The Chronicles of B’eed the Obscure
The Diary of a Novice Beekeeper.
Read this riveting account of one man’s struggles against the vagaries of Nature, the Weather and the sheer cussedness of objects both animate and inanimate. Marvel at his patience, stoicism (especially in the face of Beejuice pain) and his determination to arrive at the end of the season with Honey — even if he did have to buy it at the supermarket.
If there is one ‘must read’ book you should buy this year, this is not it. Read the ArgosThe Daily Hive
catalogue, the Phone Book anything but this…”
When you finally get fed up with watching paint dry and life seems utterly, utterly pointless you should pick up this book and let it demonstrate to you how right you are…”The Honey Express
I picked up this book and could not put it down, one of the children had super-glued the back…”The Stinger
Part the first
“The world needs more trees” I said, through a mouthful of toast.
“And more bees” she muttered.
“What?” I couldn’t hear her for the crunching of toast and marmalade.
“I said, THE WORLD NEEDS MORE BEES!”
“Oh!” I thought about it for two more mouthfuls, “You’re right and actually I would find it easier to plant bees than trees with only an ordinary garden at my disposal. A tropical rainforest is not on”
“Well” She said “I’m off to work, you think about it and don’t forget to put the washing out”
So I sat and thought about it. It was October 2007. I was more or less retired, and a happily inept but enthusiastic gardener which was my main interest. When we had first moved to the wilds of Gloucestershire in the early nineties, there had been a number of bee hives planted in the dip in the field opposite us. We picked blackberries around the periphery, always careful to avoid getting too close to the hives because as everybody knows BEES STING! Thankfully we always managed to avoid that fate and so the bees and we lived in peaceful coexistence. I did notice that the bees were always in the garden happily crawling over the flowers and they seemed oblivious to my presence so that was alright too. When the old boy who owned the hives popped his clogs, his hives disappeared as well and I never gave it more than a passing thought. But, thinking on, I had noticed a drop in productivity in the garden over the years and when I had discussed it with my Queen Bee we had concluded it was the soil, the weather, lack of nutrients but never, ever lack of bees. Anyway, it was time to put the washing out.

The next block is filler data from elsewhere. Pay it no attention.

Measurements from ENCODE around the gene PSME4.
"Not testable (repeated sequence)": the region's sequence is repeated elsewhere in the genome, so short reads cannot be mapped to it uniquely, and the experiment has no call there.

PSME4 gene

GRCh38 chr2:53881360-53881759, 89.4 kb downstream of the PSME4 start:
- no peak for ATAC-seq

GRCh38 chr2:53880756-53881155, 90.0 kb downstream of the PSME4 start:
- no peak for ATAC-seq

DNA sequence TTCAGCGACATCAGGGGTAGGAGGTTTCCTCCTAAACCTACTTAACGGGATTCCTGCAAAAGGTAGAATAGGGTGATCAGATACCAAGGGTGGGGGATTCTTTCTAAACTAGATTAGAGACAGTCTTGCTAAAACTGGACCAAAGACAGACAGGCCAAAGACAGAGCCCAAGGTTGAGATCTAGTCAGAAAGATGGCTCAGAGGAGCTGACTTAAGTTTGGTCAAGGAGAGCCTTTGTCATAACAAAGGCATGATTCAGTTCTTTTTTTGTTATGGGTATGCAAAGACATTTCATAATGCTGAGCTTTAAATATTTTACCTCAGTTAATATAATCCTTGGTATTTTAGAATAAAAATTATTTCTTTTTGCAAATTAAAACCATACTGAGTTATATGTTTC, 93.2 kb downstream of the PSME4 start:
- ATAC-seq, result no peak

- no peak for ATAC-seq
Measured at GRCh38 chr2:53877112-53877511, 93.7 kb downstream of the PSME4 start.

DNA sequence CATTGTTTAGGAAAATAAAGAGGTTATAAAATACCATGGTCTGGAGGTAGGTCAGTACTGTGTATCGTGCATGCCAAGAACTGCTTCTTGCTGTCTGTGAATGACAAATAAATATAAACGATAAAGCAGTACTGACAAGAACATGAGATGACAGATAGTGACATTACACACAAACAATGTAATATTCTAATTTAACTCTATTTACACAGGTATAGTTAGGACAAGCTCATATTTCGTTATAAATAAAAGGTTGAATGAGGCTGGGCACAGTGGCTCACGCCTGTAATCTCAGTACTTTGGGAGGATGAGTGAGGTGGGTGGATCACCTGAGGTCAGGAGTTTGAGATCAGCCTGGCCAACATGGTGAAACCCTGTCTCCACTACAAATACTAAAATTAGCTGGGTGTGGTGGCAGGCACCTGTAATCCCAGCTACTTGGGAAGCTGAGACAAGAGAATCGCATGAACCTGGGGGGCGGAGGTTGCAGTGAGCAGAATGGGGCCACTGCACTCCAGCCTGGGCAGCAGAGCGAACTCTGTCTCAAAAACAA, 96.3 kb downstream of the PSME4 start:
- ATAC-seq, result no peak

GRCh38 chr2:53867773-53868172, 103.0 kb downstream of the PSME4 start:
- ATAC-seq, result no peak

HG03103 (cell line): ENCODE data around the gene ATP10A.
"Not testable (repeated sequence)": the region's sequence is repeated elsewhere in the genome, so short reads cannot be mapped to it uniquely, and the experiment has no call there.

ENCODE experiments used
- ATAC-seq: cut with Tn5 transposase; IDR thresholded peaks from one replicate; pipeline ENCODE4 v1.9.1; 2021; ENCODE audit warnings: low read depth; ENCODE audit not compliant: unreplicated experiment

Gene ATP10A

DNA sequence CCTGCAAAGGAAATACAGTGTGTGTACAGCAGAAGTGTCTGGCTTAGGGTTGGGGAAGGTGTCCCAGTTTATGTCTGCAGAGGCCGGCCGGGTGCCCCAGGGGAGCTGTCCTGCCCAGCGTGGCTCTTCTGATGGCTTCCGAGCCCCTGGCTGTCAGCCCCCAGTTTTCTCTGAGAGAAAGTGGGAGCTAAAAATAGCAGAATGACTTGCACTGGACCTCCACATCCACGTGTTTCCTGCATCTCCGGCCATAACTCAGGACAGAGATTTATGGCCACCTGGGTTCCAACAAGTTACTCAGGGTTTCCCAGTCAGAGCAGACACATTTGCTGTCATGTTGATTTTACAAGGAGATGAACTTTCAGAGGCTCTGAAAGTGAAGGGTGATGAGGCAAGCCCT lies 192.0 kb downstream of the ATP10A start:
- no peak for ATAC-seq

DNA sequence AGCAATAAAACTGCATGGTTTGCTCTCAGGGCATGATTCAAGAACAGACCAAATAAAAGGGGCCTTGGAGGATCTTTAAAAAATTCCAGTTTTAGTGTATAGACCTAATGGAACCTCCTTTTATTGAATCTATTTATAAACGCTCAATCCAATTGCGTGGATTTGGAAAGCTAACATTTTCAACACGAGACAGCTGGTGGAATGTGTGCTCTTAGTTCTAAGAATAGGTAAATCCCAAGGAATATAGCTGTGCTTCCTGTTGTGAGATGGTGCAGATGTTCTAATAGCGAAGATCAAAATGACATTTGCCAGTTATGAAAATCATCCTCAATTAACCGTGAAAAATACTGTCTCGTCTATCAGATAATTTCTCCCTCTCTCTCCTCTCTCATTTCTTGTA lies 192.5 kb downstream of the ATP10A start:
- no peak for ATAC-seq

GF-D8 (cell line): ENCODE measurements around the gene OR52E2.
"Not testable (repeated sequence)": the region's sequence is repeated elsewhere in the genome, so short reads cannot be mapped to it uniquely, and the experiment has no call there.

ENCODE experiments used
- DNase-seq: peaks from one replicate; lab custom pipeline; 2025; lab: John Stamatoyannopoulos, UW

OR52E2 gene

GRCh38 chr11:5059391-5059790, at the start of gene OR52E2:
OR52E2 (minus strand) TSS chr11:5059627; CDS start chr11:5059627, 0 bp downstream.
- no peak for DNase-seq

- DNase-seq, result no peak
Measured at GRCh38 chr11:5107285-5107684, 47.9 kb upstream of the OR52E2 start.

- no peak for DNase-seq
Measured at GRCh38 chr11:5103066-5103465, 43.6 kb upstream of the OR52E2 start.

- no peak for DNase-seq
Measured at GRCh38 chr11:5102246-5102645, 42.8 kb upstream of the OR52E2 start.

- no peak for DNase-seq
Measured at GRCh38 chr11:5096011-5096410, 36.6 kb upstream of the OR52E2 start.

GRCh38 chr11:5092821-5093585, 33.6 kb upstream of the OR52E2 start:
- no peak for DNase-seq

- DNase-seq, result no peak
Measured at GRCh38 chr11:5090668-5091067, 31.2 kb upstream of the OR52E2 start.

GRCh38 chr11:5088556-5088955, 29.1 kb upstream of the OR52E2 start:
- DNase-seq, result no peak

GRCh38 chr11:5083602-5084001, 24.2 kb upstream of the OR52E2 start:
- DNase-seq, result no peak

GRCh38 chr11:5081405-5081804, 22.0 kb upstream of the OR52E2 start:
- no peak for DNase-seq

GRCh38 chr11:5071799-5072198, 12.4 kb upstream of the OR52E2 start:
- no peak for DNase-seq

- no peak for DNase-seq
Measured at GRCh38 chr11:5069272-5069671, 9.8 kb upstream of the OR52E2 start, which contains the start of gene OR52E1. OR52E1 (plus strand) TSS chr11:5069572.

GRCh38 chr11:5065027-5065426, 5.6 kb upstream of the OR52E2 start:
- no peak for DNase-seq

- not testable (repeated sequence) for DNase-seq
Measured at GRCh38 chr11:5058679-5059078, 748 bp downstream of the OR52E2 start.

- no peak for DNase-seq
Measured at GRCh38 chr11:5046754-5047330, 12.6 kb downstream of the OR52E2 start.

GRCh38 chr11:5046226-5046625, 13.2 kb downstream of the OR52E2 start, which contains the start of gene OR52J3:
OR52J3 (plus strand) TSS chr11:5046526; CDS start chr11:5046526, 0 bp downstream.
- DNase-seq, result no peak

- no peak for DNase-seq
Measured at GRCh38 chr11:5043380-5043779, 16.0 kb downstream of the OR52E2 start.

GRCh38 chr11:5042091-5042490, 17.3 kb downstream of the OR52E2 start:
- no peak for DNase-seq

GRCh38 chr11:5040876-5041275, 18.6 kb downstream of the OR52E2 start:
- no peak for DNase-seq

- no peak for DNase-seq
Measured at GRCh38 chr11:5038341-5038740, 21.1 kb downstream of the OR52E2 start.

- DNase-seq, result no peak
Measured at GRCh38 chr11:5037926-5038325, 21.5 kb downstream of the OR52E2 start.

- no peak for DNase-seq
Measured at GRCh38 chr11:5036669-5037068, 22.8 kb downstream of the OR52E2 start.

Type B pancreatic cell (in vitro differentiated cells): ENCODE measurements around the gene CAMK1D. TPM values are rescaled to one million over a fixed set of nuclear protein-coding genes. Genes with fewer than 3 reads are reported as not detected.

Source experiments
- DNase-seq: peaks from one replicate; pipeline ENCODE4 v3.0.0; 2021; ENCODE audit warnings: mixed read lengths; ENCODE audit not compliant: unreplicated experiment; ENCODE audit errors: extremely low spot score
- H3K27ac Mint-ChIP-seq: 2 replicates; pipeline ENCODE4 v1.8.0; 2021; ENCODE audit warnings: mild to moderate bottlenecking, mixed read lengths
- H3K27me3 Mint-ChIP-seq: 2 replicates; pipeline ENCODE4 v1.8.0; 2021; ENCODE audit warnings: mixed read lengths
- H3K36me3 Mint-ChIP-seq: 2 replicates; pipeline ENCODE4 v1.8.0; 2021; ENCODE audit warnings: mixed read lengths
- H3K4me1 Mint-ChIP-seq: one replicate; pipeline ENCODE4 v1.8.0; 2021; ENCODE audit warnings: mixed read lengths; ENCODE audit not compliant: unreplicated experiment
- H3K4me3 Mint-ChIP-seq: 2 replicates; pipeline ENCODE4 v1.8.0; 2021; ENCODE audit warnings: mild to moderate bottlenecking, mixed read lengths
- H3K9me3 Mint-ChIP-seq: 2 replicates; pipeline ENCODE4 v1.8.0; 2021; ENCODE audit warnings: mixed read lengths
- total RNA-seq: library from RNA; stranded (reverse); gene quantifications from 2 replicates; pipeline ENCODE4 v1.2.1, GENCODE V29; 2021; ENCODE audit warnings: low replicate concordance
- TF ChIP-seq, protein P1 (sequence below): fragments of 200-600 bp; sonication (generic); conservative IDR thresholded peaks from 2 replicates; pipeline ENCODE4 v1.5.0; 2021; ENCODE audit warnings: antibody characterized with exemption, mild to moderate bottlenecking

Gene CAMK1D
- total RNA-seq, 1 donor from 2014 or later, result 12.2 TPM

“Well, I wouldn’t know where to start” I said, spearing another potato.
“Talk to Leslie” The QB said.
“Who is Leslie?” I asked through a mouthful of dinner.
“Leslie took over the old boy’s hives from the field and I think she has five or six now, and don’t talk with your mouth full” said the QB.
So I emailed Leslie who gave me a lot of information about where she had trained and what she had done. Lots of food for thought, but that can easily turn to procrastination. And it did. So, I did nothing.
2008 turned and the course was full. Well, never mind I will go back to my garden. Of course it isn’t that easy, once an idea takes hold it can be very difficult to ignore and especially when everywhere one turns it is to be confronted with media stories about the plight of the bee. Plus, the only bees I could see were Bumbles and lovely though they are, I felt I needed more.
Back to Leslie “Try the local association, they run a course, it is inexpensive and I attended it as well as the Hartpury College course and, to be honest, I learnt more and had fantastic ongoing support from them”.